The London Pigeon Wars
Farrar, Straus & Giroux
June 1, 2004
Trade Paperback/323 pages
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"Though the backdrop and larger themes echo familiar territory, Pigeon Wars is anything but derivative."
"Readers may find Neate's voice an acquired taste, in turns amusing and difficult."
Fans of city-centered contemporary fiction will find an unusual spin on the traditional format in Patrick Neate''s The London Pigeon Wars.
Neate''s novel focuses on "twirty-somethings" a neat phrase describing the twenty- to thirty-year-old set of characters struggling to find jobs, identities, and love. The roster of Londoners includes Tariq and Emma, Tom and Karen, Kwesi, Freya, and Ami. Though the backdrop and larger themes echo familiar territory, Pigeon Wars is anything but derivative.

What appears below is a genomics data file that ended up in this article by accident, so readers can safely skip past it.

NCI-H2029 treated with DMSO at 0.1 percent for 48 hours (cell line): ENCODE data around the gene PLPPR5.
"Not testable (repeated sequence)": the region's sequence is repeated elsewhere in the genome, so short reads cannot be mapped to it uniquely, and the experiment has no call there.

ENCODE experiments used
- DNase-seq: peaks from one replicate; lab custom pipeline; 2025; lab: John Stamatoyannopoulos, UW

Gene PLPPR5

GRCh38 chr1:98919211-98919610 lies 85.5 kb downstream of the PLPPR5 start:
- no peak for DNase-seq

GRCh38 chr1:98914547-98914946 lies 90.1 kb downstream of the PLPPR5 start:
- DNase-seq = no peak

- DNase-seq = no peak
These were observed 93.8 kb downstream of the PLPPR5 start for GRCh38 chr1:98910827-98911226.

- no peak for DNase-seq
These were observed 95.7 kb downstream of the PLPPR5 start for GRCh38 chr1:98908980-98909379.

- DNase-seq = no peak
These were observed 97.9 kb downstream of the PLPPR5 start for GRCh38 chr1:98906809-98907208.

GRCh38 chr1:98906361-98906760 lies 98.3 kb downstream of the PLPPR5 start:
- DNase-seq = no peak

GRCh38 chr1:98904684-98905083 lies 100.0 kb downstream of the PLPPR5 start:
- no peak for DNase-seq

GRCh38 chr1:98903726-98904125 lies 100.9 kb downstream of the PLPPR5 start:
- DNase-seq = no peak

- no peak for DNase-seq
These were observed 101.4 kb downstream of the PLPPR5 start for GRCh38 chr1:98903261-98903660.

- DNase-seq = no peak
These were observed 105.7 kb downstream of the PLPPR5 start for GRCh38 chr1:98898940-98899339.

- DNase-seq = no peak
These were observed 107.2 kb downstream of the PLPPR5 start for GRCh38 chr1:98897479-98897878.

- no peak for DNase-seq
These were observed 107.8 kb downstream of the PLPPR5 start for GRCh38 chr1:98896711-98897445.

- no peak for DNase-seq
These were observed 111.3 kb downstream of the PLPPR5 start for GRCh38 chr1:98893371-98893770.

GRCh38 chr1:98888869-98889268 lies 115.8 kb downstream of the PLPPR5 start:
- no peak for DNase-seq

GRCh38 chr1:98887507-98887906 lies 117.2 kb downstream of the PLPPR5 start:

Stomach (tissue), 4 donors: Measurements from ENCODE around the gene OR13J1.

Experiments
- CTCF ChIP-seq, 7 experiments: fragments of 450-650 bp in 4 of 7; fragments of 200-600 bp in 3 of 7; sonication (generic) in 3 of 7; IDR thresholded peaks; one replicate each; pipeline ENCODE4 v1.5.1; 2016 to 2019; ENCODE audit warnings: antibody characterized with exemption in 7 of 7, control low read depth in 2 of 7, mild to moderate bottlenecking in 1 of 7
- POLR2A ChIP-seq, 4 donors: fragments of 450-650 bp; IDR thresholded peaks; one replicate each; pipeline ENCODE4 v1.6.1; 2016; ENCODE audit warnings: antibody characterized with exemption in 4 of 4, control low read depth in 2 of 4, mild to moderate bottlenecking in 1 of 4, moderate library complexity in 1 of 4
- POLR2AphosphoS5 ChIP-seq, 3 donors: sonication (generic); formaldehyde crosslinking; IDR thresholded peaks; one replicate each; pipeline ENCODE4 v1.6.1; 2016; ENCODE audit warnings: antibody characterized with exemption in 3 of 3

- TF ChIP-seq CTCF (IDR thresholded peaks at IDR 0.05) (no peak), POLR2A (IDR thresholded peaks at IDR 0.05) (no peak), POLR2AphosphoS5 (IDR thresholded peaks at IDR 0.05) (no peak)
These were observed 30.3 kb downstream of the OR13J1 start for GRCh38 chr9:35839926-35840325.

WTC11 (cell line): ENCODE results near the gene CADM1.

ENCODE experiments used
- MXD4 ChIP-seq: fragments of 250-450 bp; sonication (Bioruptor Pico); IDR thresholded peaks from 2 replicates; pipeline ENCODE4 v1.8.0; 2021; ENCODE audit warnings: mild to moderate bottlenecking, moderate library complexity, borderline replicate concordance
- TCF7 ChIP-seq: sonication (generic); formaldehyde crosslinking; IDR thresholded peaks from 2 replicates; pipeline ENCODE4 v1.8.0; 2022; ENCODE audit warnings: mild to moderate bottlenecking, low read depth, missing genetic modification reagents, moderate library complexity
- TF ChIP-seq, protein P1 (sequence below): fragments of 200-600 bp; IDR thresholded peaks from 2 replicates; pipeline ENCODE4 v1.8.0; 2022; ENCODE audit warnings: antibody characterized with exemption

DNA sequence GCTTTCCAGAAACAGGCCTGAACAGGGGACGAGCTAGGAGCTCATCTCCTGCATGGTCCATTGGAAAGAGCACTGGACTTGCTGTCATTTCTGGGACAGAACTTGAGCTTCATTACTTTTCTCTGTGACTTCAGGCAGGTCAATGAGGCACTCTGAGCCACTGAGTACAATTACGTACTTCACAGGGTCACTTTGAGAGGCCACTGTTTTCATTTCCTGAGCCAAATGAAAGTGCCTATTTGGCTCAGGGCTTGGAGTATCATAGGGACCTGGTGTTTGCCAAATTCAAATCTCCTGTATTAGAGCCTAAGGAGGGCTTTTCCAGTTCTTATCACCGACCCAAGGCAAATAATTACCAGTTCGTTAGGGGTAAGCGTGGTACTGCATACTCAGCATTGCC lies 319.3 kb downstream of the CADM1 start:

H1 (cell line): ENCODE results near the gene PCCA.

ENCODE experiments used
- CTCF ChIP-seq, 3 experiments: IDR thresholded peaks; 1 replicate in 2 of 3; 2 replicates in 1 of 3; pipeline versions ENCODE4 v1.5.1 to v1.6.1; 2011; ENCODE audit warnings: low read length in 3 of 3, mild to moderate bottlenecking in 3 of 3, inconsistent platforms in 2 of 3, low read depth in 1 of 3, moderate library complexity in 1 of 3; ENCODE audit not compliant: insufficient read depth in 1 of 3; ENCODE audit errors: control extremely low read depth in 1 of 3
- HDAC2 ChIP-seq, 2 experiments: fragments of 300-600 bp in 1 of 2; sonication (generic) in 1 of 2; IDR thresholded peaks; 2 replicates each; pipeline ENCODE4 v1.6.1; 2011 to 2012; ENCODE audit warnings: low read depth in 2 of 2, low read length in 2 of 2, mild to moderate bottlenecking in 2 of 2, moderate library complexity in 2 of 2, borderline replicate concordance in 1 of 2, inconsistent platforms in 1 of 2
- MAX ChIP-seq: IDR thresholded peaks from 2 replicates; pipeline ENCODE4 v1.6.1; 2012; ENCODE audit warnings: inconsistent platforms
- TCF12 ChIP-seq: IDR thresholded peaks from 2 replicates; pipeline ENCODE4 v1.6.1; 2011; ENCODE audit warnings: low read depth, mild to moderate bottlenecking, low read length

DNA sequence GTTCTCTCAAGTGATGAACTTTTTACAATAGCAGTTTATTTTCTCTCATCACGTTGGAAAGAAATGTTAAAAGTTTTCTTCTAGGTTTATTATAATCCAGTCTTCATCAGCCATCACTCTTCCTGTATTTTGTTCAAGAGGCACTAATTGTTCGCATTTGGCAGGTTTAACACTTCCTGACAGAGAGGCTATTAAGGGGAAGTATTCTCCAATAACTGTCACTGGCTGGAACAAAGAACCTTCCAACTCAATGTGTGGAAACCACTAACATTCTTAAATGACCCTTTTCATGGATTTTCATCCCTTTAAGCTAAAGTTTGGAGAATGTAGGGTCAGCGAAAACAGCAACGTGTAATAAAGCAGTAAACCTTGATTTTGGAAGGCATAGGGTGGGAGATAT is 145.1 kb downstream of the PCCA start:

When the "twirty-somethings" elusive college friend, Murray, comes back to town after a mysterious decade-long absence, his style of fun dominoes into a strange set of events. In a plot that transcends the quirky and delves firmly into the bizarre, Murray awakens the inner longing in each of the characters, highlighting their dreams and longings of yesteryear, and how they''ve each somehow gotten lost along the way.
Readers may find Neate''s voice an acquired taste, in turns amusing and difficult. Particularly disarming are the chapters told from the viewpoint of London''s pigeons, where battle lines are drawn and fought, reflecting the unrest and malcontent of the non-winged people below.
Full of loose commentary, witty ripostes, and very British dialogue, The London Pigeon Wars comes across as clever and distant, but always unique.
Reviewer: M. K. Daniels